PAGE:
As the Puli is a natural herder, it is constantly busy and looking for something to do. This consistent curiosity can be satisfied with a walk, job, or a lively play session. The Puli can survive in the outdoors with temperate to cool climates, but can also find success as an indoor house pet. The extensive coat of the Puli can hold significant debris, but the coat is actually a nonshedding coat. If the coat is to be brushed, it must be done at least every other day. If the coat is to be corded, the cords will need regular attention to separate them since they can contain dirt. To bathe a Puli takes a great amount of time and effort and it can take up to an entire day for the coat to fully dry. The coat can be cut, however the signature appearance of the breed is then lost.
The Puli is a breed that is full of life with mounds of energy. It is inquisitive and lively with a strong natural intelligence. Daily exercise is required to satisfy the needs of this busy breed. Although vivacious, it can be tough and stubborn and may come at other dogs with aggression. The Puli is a protector and is very in tune with its surroundings. It does have a tendency to bark regularly.
Puli Health Concerns
The major health concern for the Puli is known as CHD, or Canine Hip Dysplasia. This is a disease that involves improper growth of the hip and can eventually lead to arthritis. On occasion, PRA, or Progressive Retinal Atrophy is seen in this breed, which can lead to blindness. Deafness is also seen occasionally with the Puli. To maintain good health, the eyes, hips, and hearing should be tested often. A healthy Puli will live for approximately 10 to 15 years on average.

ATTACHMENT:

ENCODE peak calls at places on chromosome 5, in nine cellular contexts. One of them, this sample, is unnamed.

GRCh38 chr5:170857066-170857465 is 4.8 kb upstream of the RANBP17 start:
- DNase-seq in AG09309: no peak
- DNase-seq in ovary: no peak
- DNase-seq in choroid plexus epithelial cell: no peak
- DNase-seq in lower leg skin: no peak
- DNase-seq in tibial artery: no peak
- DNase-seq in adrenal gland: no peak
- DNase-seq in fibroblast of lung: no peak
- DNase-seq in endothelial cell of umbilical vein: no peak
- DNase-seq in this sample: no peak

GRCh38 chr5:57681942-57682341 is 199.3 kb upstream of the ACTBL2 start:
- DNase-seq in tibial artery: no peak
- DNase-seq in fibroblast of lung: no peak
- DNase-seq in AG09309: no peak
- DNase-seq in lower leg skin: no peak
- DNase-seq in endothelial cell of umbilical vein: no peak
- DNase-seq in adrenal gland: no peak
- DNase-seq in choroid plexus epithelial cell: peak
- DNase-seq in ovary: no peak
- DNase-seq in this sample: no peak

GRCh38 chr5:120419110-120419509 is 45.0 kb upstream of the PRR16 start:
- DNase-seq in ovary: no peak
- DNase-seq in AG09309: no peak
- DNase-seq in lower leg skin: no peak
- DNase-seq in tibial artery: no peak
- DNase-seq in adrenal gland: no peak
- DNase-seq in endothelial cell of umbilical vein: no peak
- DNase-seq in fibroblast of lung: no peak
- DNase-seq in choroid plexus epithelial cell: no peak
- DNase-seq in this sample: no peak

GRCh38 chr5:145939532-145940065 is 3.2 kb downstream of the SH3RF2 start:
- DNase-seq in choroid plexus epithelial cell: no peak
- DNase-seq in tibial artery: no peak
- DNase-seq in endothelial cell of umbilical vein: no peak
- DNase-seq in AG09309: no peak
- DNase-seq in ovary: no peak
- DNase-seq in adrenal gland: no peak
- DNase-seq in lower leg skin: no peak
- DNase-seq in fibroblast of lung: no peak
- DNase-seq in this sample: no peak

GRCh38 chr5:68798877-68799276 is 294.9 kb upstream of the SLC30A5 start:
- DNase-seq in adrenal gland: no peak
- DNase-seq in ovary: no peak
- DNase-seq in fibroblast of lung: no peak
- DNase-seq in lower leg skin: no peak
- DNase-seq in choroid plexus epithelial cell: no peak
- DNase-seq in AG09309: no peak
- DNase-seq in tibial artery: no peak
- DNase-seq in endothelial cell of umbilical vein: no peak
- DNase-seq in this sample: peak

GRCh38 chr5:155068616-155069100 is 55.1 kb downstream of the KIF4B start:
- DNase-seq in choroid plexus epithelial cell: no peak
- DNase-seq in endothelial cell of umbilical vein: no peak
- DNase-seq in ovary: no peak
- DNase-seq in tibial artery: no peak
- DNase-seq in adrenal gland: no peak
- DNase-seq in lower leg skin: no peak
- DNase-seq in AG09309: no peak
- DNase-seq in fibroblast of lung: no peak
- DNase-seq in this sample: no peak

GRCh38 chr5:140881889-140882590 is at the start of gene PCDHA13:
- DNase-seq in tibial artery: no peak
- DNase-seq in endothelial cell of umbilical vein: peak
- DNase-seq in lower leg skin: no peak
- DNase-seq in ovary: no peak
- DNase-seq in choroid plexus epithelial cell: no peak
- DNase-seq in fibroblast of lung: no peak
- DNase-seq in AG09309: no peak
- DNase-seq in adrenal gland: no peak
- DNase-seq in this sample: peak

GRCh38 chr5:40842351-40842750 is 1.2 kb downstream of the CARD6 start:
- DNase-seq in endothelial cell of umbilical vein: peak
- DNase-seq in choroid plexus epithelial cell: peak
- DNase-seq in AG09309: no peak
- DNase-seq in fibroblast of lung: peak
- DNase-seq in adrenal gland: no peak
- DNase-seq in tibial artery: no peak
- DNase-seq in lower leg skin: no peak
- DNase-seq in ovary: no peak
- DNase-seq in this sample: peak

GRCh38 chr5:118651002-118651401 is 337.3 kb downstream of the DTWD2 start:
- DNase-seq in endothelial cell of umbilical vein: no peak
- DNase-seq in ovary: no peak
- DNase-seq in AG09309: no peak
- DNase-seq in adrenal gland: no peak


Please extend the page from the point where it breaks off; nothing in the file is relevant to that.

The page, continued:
During the ninth century, the ancestor of today’s Puli arrived in the central Danube area along with the Magyar tribes from the eastern Urals. The Magyar tribes brought along a range of Sheepdogs and mixed with the Turkish people during their travels. The Puli has a resemblance to the Tibetan Spaniel and some believe that this journey played a role in its origin. Agile for their small stature, these small dogs had the ability to herd sheep and turn a sheep over by leaping onto its back. They were easily recognizable by the shepherd due to their dark coloring among the sheep. The larger varieties were most likely used as guard dogs at night by the Magyar's, while the smaller stature varieties performed the herding duties. The Puli breed was close to extinct in the sixteenth century when European invaders took over Hungary and brought in their people, sheep, and dogs. These foreign dogs were used for breeding with the native Pulik, producing a Pumi and the continued inter breeding of the Puli and Pumi almost caused the loss of the Puli's existence. The Puli was eventually resurrected in the 1900s. The Pulik in Hungary at this time were of a great variety in height. There were large "police" varieties that acted as guard dogs. There were medium "working" class Puli that worked as the herders and have since become the desired size. And there were small "dwarf" sized versions as well. The United States Department of Agriculture took advantage of the natural herding abilities of the Puli in 1935 and imported them into the Country. The effort to improve herding dogs in the United States through this maneuver was slightly stalled by the ongoing war, but the breed did gain AKC recognition in 1936. As many Hungarians began to escape the war and conflict, their dogs came along for the ride and this caused a quick spread of the breed throughout Europe. Today the Puli exists scarcely as a family dog in the home or a show dog, but continues to be a skilled herder.